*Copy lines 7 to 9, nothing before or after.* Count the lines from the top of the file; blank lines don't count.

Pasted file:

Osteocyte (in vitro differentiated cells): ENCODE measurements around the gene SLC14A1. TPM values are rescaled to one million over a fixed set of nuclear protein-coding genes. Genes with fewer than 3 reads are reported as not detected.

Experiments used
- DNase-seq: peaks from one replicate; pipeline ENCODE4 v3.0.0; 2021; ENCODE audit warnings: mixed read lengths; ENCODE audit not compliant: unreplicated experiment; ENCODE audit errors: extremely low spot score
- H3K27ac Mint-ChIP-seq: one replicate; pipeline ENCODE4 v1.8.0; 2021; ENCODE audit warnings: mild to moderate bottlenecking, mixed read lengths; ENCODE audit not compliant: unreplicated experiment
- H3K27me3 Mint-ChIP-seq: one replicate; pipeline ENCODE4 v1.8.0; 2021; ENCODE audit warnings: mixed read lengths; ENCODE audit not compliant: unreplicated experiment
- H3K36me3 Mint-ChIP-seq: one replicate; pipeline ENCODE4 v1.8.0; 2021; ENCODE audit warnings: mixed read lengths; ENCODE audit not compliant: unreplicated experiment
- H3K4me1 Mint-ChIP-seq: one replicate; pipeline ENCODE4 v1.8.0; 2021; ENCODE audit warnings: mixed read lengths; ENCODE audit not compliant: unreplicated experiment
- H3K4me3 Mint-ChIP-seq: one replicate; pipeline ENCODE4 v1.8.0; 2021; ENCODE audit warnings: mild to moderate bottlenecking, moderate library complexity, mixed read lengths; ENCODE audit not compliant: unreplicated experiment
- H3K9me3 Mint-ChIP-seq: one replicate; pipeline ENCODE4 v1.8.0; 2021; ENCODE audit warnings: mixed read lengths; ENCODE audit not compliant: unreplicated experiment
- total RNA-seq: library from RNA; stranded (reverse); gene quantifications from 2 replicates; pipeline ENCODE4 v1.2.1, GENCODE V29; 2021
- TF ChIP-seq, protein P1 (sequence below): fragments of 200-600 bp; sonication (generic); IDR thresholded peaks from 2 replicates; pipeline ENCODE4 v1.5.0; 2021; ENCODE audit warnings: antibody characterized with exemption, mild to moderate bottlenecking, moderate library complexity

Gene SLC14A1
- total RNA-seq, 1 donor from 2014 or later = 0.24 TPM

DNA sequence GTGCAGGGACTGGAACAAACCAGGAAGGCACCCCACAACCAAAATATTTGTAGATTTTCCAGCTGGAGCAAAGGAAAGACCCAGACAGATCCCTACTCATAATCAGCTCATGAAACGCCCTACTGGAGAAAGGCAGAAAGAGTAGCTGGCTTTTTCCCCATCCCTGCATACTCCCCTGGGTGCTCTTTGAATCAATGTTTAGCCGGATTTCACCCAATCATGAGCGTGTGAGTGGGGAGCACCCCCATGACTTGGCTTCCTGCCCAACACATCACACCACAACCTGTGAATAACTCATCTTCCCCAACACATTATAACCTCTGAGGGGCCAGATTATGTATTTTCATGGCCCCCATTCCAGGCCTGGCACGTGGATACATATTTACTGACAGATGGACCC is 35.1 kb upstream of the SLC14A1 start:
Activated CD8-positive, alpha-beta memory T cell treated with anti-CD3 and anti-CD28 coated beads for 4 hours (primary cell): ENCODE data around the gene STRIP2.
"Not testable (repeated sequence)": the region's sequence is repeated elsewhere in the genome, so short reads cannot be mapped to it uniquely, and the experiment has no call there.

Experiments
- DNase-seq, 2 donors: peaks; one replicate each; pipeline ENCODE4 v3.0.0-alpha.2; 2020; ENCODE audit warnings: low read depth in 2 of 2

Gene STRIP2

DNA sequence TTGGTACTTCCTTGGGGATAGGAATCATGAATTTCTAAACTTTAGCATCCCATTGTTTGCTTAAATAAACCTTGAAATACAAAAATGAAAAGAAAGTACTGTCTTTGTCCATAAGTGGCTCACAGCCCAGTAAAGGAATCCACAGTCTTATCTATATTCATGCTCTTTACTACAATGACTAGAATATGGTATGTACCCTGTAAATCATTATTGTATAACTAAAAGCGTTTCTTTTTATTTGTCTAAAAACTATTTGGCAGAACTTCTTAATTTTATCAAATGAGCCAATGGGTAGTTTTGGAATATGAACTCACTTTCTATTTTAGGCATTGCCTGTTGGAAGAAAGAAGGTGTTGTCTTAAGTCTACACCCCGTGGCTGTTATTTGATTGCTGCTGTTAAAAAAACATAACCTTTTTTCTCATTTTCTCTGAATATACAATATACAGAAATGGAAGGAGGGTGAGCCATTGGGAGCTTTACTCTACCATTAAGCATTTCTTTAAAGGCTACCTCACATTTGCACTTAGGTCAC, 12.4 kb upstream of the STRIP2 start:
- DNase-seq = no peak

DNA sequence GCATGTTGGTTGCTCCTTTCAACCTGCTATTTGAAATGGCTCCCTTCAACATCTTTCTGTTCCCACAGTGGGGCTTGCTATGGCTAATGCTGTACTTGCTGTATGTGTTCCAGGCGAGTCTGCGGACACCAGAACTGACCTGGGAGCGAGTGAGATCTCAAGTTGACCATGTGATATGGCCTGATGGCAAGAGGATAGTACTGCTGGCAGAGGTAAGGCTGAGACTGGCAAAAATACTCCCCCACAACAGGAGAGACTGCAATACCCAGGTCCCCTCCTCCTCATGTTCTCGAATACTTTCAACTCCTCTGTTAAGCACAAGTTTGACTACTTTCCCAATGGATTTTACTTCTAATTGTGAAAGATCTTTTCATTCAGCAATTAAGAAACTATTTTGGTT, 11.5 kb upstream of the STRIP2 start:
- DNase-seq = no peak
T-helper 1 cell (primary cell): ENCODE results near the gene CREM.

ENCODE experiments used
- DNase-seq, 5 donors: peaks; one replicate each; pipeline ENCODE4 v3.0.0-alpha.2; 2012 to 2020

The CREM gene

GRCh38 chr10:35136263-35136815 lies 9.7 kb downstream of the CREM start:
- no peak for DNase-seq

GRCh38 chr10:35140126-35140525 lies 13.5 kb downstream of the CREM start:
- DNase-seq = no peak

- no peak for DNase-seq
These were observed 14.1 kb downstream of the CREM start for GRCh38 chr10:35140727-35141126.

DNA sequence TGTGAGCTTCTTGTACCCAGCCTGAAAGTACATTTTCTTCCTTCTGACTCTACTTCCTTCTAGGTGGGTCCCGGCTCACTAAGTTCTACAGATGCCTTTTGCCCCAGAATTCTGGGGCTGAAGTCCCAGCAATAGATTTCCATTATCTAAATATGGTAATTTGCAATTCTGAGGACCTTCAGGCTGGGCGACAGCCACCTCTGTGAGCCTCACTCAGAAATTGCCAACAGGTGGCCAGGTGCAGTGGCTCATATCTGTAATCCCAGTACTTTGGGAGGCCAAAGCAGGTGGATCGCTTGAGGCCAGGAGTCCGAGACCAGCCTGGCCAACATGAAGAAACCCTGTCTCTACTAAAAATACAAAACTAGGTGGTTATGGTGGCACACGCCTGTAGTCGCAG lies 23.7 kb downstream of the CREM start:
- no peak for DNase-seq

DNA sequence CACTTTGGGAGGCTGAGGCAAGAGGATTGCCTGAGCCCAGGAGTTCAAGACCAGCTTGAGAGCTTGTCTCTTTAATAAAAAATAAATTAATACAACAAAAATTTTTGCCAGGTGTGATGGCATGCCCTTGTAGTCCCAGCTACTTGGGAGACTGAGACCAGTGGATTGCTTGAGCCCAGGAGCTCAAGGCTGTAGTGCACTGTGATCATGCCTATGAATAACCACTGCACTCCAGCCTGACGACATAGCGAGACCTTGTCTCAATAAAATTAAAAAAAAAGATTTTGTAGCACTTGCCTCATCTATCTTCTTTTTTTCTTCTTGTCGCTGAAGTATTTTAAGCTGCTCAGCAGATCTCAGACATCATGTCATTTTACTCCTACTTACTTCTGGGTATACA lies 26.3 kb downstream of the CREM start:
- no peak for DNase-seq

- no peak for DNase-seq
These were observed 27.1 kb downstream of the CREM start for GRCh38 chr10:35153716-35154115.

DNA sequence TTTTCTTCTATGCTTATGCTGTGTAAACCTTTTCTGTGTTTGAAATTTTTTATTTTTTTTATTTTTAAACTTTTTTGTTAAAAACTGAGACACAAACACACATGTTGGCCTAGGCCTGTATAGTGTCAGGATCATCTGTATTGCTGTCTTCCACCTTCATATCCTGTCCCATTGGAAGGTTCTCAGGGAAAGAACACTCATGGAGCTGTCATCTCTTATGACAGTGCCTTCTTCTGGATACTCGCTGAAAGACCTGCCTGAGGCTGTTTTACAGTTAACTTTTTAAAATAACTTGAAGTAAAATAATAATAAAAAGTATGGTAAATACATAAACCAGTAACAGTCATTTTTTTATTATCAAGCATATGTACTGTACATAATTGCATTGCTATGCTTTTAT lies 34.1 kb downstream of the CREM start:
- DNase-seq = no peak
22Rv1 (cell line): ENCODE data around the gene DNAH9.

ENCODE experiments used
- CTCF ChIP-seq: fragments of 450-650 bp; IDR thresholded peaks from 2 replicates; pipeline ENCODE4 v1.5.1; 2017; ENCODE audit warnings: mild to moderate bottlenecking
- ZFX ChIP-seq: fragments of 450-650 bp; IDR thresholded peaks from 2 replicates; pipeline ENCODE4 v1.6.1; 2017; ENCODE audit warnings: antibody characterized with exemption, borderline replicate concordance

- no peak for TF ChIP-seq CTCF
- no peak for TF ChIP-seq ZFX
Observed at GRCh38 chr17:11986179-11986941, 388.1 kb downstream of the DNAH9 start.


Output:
- H3K4me1 Mint-ChIP-seq: one replicate; pipeline ENCODE4 v1.8.0; 2021; ENCODE audit warnings: mixed read lengths; ENCODE audit not compliant: unreplicated experiment
- H3K4me3 Mint-ChIP-seq: one replicate; pipeline ENCODE4 v1.8.0; 2021; ENCODE audit warnings: mild to moderate bottlenecking, moderate library complexity, mixed read lengths; ENCODE audit not compliant: unreplicated experiment
- H3K9me3 Mint-ChIP-seq: one replicate; pipeline ENCODE4 v1.8.0; 2021; ENCODE audit warnings: mixed read lengths; ENCODE audit not compliant: unreplicated experiment